A New Thing?

January 31, 2016

Christ Church Episcopal, Norcross, GA
4th Sunday after Epiphany 
Jeremiah 1:4-10; 1 Corinthians 13:1-13; Luke 4:21-30

(Gospel text is provided at the bottom of this post)

Although Lent hasn’t even started, it seems like today’s gospel has a Palm Sunday quality to it. passion-sundayWe begin Palm Sunday with a joyous entry, waving palm branches as we recall the Hosannas that welcomed Jesus as he entered Jerusalem. Yet, by the end of the Palm Sunday service we endure the taunts of “Crucify him, Crucify him” in the Passion story.

In today’s lesson I can hear the Hosannas as Jesus returns to his hometown of Nazareth. He goes into the synagogue, reads scripture, and asserts that it has been fulfilled. We’re told that “all spoke well of him and were amazed at the gracious words that came from his mouth.” Yet, by the end of the reading we hear that:

…all in the synagogue were filled with rage. They got up, drove him out of the town, and led him to the brow of the hill… so that they might hurl him off the cliff.

Palm Sunday, indeed! So what did Jesus say that was so disturbing? What turned their amazement into mutiny?

Well, let’s go back to last week’s gospel reading, which is where this all began. Jesus had been baptized, anointed by the Holy Spirit, tempted in the desert, and now “filled with the power of the Spirit, returned to Galilee.” He was teaching in synagogues and the buzz about Jesus had begun.

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This thing just got real

January 17, 2016

Christ Church Episcopal, Norcross, GA
2nd Sunday after Epiphany 
Isaiah 62:1-5; 1 Corinthians 12:1-11; John 2:1-11

(Gospel text is provided at the bottom of this post)

When I was preparing for today’s sermon, I wondered why this miracle story is included as part of the Epiphany narrative. Now, I realize that it’s the first miracle presented in John’s gospel. It’s also a popular story about Jesus changing water into wine, so it’s got that going for it!  IMG_5142We like the idea that Jesus was the one who pulled-off this miracle so that the wedding celebration could continue… the ultimate party guest, providing more wine; even BETTER wine, for what would have been a multi-day festivity.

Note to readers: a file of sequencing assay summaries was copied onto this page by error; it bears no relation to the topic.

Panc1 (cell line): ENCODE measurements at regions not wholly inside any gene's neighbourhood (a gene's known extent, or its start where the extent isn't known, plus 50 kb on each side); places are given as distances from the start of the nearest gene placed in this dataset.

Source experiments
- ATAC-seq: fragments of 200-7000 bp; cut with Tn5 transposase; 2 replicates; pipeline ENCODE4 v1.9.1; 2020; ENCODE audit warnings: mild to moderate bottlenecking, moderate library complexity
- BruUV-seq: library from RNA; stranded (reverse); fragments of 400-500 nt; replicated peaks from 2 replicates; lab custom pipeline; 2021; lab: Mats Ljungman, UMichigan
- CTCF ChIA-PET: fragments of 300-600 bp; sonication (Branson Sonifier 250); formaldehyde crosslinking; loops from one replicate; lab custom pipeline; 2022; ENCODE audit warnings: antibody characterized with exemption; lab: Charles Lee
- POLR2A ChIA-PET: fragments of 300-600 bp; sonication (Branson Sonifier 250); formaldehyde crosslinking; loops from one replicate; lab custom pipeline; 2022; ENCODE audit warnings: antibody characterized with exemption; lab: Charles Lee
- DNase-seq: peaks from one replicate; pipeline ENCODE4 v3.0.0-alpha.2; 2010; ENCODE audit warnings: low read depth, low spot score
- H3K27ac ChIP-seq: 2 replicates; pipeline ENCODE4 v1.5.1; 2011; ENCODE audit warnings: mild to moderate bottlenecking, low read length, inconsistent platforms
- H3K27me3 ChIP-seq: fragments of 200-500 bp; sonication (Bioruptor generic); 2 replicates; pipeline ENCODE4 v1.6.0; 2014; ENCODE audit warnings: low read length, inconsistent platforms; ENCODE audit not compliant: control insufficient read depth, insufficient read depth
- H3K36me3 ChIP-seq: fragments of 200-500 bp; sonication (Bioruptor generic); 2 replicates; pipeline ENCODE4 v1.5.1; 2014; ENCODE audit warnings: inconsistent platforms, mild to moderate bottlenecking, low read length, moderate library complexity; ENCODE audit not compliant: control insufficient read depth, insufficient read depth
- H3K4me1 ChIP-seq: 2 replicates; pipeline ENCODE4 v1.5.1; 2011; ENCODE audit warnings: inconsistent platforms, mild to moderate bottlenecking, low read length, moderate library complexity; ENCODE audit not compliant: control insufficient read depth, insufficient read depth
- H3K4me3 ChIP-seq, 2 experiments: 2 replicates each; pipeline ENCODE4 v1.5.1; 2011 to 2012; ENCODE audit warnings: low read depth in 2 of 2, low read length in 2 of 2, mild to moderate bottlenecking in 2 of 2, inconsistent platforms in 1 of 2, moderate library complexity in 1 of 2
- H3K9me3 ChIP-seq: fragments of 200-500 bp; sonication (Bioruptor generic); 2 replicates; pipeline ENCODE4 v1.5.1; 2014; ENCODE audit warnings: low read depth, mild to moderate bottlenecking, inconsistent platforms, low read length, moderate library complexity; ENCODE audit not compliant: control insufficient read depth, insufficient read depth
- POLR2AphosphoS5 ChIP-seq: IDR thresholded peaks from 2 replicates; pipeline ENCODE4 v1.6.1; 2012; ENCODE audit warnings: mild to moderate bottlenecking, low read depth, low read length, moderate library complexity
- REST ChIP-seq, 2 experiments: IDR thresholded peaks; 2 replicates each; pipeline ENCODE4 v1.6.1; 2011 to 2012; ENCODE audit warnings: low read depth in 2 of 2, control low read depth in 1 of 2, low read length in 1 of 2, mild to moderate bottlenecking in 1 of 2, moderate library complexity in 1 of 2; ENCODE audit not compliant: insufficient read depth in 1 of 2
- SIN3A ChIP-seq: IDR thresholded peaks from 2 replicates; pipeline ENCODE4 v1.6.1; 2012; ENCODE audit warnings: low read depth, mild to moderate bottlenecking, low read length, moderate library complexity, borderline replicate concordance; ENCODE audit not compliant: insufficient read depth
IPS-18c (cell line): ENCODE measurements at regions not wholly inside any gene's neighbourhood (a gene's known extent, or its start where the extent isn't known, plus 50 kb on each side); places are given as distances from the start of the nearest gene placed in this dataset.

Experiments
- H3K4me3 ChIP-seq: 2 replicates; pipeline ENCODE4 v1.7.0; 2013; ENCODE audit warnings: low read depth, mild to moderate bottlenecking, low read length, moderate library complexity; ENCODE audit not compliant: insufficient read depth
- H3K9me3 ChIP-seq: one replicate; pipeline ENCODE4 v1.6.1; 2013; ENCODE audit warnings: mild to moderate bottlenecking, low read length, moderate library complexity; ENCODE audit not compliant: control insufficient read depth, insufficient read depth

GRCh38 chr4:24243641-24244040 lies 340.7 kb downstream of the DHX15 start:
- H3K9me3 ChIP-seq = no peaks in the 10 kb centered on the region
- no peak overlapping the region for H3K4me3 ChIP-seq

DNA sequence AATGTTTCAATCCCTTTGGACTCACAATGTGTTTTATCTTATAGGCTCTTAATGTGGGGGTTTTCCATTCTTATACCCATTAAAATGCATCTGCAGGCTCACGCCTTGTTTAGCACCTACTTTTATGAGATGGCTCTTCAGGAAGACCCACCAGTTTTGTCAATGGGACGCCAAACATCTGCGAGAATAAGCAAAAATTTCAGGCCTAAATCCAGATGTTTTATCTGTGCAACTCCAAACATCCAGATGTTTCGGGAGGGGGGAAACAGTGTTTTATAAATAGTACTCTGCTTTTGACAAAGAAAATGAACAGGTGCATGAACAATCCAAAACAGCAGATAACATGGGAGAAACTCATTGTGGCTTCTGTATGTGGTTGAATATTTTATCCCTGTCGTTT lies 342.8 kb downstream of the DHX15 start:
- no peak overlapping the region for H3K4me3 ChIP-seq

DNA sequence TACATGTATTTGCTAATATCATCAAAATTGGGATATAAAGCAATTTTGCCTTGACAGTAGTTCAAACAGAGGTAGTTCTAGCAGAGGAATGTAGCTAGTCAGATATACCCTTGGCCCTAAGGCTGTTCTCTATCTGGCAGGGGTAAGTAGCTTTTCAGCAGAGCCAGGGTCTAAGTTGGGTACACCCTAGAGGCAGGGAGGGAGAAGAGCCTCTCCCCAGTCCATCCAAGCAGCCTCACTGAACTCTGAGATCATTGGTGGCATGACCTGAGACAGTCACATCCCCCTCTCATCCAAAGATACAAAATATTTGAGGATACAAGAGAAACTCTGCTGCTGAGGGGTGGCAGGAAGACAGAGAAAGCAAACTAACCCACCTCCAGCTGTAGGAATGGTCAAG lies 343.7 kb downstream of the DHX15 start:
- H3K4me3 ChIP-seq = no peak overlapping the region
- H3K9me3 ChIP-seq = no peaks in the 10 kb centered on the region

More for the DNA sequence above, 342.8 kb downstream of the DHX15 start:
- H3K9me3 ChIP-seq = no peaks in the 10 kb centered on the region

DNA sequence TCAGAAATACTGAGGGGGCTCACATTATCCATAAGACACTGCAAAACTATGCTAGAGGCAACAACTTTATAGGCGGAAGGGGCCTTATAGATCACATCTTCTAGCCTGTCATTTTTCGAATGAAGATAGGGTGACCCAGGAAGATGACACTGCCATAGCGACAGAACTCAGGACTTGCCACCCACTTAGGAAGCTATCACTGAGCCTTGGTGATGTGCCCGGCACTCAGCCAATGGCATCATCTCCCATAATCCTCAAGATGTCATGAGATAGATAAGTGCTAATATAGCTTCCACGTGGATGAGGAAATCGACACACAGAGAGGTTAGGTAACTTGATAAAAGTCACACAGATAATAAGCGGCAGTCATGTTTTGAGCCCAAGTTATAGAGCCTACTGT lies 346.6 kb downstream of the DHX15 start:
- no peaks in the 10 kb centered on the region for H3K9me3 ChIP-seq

But there’s something very different going on here. This miracle is the act that propelled Jesus into the spotlight. This was the moment of broader revelation – the Epiphany moment – in John’s gospel. The brevity of the story-telling masks the magnitude of what has happened – perhaps not to its earliest audiences – but certainly to us today.

The story begins by telling us that Jesus and his disciples are at a wedding in Cana and that Jesus’ mother is there, too. When she learns that the wine has run-out, she tells Jesus. Now, his response seems to imply that she’s expecting him to do something about the situation. He says “Woman, what concern is that to you and to me? My hour has not yet come.” 

Wow, that’s a little harsh. And I’d guess that most of you mothers in the congregation are a little insulted by this reply, if you’re still listening at all. But, Jesus’ mother doesn’t seem bothered by it. She simply turns to the servants and says, “Do whatever he tells you.”

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Wonder Leads the Way

January 6, 2016

Christ Church Episcopal, Norcross, GA
The Feast of the Epiphany 
Isaiah 60:1-6; Ephesians 3:1-12; Matthew 2:1-12

(Gospel text is provided at the bottom of this post)

Tonight’s gospel reading is the familiar story of the three wise men from the East. They’ve seen a distant star and embark on a long journey to pay homage to a newborn messiah.

Christmas Pageants and Nativity Scenes include these three characters alongside the shepherds, donkeys, sheep, Mary and Joseph as they all surround Baby-Jesus in the manger. outdoor-lighted-nativity-scene-4-nativity-scene-5201-x-1654The problem is, in Matthew’s gospel there is no manger scene – no census; no long journey to Bethlehem; no “no vacancy” inns – there’s no stable at all. That’s all in Luke’s gospel. Read the rest of this entry »

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